Stress Effects Children's Social Skill, Academic Success
> 6/25/2007 9:41:20 AM

Research presented at the 2007 meeting of the Society for Research in Child Development expounded on the link between a child’s social skills and their academic development. The study, conducted at Michigan State University, found that social skills as early as age three could affect a child’s social and academic performance.

The researchers found that children who have elevated amounts of stress tend to demonstrate lower social skills than classmates without as much stress. They also found that active participation by parents in their child’s academic life results in positive performance in both the long and short term.

Lead researcher, Holly Brophy-Herb spoke with Medical News Today and said:

"Early intervention is an important tool for enhancing and supporting early development. But we must also focus on how interventions work, whether they are curricular interventions or comprehensive early intervention services, such as Early Head Start (EHS), under what circumstances and for whom.”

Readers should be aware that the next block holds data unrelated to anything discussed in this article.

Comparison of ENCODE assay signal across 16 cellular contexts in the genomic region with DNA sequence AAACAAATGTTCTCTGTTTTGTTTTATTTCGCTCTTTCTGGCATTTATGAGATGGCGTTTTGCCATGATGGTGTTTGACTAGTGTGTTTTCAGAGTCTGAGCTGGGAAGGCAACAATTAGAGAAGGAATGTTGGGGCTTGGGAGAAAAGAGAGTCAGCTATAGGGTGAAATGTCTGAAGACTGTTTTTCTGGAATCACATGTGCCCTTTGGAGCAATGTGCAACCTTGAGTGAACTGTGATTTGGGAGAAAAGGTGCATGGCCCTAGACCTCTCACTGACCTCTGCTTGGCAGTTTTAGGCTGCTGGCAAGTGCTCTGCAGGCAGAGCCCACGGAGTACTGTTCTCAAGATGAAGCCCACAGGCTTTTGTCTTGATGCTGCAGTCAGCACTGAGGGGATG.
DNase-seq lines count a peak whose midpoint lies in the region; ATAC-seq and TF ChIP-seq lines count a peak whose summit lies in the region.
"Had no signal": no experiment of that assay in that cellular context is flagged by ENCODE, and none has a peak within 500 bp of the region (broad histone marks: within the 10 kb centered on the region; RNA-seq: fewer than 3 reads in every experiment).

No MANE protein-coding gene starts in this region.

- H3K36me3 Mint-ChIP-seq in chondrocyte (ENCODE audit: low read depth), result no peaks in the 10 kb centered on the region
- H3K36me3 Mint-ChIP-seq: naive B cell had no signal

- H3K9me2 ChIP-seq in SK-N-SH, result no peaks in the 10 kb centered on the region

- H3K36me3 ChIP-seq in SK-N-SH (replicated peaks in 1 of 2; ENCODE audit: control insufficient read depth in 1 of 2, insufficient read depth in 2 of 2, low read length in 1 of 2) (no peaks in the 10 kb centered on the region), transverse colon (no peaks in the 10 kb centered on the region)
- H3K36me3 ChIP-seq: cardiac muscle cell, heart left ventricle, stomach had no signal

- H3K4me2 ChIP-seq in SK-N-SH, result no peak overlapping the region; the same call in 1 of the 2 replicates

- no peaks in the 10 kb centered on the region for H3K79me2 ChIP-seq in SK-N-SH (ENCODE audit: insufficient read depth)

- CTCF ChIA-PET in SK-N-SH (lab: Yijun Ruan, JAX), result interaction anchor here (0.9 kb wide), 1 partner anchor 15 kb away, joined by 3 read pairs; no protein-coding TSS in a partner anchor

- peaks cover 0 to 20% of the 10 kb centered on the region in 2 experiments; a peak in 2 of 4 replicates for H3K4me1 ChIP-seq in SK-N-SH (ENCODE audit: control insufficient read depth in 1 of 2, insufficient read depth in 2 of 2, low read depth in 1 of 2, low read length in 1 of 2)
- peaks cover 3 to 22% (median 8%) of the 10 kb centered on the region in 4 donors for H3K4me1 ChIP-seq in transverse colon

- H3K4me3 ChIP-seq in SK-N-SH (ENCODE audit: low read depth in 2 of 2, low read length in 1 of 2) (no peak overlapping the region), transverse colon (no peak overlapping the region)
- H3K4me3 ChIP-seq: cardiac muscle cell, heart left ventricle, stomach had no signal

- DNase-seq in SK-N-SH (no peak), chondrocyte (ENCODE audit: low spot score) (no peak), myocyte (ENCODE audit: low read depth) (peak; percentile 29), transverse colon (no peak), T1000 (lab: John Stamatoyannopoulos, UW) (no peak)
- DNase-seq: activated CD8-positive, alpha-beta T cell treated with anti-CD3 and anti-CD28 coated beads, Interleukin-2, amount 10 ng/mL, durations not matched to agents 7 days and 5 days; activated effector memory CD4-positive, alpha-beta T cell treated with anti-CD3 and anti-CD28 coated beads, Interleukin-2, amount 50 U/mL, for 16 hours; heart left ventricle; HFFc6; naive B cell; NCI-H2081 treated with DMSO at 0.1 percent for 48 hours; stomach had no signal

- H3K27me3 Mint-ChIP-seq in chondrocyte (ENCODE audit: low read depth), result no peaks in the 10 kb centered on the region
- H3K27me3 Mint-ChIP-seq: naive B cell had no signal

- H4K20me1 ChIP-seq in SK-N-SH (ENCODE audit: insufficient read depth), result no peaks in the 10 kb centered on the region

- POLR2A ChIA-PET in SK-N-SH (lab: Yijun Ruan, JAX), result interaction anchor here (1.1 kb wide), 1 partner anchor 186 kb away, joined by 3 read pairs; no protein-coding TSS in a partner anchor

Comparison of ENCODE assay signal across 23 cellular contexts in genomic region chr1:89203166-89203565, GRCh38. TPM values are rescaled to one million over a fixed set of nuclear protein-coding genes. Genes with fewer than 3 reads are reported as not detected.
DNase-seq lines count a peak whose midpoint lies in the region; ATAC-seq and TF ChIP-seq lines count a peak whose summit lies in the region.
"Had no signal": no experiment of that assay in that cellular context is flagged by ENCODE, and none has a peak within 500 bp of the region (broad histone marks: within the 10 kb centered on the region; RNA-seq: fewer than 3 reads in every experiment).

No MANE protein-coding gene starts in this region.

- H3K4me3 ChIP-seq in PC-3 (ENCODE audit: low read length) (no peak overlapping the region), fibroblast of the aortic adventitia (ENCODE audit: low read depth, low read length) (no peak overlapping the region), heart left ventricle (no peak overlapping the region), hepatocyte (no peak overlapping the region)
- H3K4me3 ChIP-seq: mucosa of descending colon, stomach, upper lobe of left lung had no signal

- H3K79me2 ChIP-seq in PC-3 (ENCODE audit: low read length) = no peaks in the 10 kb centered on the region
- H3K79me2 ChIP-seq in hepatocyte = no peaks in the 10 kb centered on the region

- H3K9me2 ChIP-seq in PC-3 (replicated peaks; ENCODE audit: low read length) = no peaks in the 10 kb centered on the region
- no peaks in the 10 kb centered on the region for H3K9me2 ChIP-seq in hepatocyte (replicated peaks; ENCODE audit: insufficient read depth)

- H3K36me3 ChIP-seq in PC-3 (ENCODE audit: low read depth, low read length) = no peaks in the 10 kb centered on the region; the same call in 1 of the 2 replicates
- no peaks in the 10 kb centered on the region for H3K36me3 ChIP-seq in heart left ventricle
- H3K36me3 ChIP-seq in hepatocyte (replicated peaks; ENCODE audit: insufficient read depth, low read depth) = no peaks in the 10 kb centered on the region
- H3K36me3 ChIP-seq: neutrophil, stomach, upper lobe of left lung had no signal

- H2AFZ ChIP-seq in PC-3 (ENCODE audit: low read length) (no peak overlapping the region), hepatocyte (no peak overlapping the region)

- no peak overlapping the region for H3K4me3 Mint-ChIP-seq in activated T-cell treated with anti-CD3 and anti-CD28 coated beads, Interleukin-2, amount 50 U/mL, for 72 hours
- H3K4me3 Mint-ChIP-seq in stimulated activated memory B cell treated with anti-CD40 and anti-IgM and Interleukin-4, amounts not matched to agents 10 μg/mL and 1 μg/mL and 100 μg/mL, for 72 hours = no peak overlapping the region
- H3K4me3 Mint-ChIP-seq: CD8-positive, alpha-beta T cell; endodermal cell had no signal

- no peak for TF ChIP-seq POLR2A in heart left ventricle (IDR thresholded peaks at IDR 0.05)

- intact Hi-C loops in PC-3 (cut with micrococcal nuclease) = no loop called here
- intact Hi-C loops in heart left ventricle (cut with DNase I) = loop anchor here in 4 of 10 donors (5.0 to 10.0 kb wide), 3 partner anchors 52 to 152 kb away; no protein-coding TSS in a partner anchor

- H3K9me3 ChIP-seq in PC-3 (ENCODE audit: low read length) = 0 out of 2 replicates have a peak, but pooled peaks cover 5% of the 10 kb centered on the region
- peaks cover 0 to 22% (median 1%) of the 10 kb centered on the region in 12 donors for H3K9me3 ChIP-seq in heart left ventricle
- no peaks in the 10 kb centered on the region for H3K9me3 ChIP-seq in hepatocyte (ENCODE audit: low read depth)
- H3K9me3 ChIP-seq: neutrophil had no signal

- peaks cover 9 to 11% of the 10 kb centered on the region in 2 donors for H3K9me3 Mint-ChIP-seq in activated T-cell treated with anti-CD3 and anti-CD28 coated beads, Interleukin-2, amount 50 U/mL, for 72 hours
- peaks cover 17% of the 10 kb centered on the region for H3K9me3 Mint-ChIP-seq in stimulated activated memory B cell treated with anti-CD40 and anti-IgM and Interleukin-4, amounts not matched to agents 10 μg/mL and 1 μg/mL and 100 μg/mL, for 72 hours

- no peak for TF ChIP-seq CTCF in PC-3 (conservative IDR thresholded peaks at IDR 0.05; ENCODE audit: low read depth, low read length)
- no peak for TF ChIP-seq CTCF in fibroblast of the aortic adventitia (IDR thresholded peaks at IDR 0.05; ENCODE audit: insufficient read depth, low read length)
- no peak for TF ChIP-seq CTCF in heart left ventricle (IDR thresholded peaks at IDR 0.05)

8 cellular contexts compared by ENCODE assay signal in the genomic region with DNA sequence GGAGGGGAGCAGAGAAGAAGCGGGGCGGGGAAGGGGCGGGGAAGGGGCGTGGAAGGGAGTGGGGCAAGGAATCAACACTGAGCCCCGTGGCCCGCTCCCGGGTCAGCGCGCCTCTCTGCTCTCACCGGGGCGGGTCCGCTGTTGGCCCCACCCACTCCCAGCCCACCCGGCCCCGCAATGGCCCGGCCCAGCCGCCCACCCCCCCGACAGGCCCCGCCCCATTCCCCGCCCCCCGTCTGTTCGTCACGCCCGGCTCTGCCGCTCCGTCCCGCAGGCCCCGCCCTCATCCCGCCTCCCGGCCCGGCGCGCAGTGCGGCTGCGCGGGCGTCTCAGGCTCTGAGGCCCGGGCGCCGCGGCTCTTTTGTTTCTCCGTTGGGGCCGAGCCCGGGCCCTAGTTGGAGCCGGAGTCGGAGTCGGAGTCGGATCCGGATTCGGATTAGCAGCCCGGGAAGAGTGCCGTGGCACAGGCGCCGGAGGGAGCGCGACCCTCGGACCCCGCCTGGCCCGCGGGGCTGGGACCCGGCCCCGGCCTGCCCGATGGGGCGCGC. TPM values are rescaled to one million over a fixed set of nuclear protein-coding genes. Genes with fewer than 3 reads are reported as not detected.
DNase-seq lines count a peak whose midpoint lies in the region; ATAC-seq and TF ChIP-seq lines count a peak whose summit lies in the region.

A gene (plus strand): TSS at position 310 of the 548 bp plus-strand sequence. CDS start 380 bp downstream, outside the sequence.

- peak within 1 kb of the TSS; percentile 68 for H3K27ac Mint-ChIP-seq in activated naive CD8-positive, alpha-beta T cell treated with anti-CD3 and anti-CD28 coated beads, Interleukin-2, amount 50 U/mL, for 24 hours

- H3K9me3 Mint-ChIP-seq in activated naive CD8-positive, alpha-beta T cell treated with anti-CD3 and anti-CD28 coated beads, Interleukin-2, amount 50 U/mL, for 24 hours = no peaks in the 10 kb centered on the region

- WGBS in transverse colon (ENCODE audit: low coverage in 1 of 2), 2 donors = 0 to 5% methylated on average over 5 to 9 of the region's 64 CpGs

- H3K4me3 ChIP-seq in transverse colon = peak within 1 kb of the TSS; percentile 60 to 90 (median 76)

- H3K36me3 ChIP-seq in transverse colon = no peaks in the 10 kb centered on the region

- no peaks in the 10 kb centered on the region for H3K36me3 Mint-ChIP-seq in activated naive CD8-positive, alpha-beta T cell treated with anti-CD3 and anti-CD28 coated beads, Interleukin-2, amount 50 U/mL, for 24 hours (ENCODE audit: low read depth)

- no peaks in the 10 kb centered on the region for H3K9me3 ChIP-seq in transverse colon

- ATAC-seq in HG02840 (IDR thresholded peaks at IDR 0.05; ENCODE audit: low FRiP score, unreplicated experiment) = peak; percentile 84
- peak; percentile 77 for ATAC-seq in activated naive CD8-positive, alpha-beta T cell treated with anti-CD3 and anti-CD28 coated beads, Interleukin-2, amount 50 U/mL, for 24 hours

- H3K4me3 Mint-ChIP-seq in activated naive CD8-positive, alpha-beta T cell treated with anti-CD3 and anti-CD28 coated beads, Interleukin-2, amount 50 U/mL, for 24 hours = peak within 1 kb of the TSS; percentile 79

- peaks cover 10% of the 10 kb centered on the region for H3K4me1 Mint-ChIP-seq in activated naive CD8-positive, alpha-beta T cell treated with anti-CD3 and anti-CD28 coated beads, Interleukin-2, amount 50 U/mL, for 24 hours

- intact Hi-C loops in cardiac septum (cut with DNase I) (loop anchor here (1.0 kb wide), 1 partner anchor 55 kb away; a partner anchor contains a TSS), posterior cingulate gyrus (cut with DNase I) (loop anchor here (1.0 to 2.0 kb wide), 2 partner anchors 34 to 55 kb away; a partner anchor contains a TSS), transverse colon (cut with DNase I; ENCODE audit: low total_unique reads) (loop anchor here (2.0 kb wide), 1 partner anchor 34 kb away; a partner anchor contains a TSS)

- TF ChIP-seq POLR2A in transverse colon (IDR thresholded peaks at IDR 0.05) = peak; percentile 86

These findings fall in line with earlier research in illuminating that children who are given positive reinforcement at home with actively involved caretakers, tend to excel in social interactions. Positive social experiences at an early age set the table for increased social well-being, and also lay the ground work for a life that will be successful in both the classroom and society. Understanding this, and further exploring the mechanisms through which we might reduce stressors, will ultimately improve outcomes for children.

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